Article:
Our study is the first to use data on minimum wage changes for over 2400 counties in China. We combine the information on minimum wages changes with employment data from the Annual Survey of Industrial Firms, which covers over 70 percent of China’s manufacturing employment. While China instituted a minimum wage system in 1994, enforcement of compliance with the law was significantly tightened only in 2004; the results described below are based on post-2004 data.
So what does the evidence show? On average across all firms, we find that an increase in the minimum wage leads to a small decline in employment: a 10% percent increase in the minimum wage lowers employment by a little over 1% percent.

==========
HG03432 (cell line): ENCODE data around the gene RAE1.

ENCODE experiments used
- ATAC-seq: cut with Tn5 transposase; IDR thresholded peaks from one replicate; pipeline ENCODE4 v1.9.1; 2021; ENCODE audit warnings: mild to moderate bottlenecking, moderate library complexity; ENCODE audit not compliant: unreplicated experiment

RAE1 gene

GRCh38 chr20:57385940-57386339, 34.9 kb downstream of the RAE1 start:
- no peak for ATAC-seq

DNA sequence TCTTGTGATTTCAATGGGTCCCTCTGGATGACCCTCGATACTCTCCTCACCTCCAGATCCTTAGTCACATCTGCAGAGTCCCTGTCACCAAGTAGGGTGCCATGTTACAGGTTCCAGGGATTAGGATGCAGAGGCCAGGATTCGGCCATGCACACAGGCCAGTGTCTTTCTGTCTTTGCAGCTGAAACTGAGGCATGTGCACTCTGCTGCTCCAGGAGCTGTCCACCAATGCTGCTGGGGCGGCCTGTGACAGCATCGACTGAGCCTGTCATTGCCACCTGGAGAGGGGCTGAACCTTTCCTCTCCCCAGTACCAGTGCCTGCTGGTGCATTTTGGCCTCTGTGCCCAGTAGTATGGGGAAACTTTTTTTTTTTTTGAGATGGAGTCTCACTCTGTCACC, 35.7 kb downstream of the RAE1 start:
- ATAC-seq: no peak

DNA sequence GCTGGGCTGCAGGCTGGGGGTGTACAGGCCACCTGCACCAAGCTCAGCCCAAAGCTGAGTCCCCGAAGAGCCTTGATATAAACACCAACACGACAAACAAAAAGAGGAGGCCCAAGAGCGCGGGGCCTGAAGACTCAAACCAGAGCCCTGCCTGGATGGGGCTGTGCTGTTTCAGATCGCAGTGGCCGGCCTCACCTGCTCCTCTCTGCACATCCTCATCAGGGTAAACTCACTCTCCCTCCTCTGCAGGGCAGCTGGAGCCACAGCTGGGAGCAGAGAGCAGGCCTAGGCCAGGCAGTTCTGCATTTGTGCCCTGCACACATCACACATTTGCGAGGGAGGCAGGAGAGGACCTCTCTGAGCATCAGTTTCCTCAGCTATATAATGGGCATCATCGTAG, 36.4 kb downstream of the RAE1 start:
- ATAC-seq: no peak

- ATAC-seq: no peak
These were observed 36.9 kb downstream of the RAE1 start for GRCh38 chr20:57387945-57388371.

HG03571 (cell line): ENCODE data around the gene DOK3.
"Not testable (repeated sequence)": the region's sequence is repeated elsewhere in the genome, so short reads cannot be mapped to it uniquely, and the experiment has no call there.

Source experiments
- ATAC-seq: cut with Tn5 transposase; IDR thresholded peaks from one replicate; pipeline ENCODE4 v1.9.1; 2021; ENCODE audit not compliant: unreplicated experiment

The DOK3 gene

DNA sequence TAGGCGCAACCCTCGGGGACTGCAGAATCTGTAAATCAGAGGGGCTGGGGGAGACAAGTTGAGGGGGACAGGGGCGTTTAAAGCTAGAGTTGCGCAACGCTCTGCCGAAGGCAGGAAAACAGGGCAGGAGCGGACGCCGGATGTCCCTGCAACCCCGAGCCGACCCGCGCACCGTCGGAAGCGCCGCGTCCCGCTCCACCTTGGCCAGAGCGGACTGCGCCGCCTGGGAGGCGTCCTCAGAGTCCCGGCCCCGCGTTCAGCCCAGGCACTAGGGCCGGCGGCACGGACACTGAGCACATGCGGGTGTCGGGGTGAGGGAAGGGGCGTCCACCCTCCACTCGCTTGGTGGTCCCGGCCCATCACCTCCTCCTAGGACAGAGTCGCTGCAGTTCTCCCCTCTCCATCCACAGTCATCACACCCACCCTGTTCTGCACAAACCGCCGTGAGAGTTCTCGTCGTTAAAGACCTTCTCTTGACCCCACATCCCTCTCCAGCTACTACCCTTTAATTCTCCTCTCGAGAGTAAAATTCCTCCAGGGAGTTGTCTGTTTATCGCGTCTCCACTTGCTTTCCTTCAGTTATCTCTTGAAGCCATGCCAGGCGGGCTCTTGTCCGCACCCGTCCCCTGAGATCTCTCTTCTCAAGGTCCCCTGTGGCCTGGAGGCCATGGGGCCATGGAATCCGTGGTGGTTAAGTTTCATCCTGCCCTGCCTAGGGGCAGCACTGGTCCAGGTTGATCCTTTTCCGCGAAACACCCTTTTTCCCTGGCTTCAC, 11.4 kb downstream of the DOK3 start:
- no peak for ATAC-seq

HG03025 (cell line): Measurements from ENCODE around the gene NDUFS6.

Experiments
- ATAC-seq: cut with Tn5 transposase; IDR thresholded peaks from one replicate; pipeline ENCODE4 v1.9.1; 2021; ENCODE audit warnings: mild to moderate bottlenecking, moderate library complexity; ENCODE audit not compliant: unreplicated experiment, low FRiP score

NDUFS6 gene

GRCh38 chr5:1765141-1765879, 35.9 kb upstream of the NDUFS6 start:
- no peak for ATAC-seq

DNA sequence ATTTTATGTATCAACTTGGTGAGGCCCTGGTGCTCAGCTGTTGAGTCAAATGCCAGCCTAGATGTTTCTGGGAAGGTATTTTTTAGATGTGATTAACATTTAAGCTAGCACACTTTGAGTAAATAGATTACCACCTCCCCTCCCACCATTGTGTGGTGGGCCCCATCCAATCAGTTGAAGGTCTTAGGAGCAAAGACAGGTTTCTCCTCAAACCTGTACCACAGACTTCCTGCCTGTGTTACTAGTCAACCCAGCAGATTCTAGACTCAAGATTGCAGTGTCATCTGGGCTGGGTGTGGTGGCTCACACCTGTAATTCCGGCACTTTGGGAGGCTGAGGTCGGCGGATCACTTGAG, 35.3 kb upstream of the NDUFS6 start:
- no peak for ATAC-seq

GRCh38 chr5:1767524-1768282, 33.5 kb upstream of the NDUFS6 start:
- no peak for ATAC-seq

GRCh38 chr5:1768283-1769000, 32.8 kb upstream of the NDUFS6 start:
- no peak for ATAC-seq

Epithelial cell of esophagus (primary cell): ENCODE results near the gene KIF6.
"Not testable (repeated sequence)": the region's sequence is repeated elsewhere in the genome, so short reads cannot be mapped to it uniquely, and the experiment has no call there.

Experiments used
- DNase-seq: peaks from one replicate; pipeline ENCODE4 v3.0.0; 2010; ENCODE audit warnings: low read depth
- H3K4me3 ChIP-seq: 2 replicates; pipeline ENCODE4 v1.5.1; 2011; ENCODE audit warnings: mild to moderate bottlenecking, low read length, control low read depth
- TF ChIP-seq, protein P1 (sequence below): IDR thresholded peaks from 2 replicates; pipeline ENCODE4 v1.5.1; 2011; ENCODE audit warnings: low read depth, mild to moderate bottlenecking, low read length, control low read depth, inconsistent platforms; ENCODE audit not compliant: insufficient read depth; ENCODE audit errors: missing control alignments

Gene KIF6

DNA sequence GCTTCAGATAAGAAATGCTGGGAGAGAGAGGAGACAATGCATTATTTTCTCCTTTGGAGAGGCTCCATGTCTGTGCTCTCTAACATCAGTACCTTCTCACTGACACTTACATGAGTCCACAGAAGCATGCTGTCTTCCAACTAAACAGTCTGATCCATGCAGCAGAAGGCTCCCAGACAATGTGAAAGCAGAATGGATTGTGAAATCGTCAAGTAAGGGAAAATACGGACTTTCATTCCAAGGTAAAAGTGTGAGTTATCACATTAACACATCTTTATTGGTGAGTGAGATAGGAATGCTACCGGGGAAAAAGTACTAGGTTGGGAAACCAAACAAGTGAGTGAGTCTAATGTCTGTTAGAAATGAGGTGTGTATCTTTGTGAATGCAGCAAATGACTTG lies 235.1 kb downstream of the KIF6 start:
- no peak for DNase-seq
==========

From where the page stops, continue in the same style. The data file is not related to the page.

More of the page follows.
The impact differs across firms, being greater in low-wage firms than in high-wage firms. This is shown in Figure 1, where firms are grouped into deciles based on the average wage. In the decile of firms with the lowest wages, a 10% increase in minimum wages lowers employment by nearly 1.8%. The impact declines steadily such that for the decile of firms with the highest wages, the impact is 0.6%.
Chosen excerpts by Job Market Monitor. Read the whole story at Does Raising the Minimum Wage Hurt Employment? Evidence from China | iMFdirect – The IMF Blog.
Pingback: Minimum Wage in US – CBO on the impacts of a $15 per hour by June 2025 on the federal budget | Job Market Monitor - February 9, 2021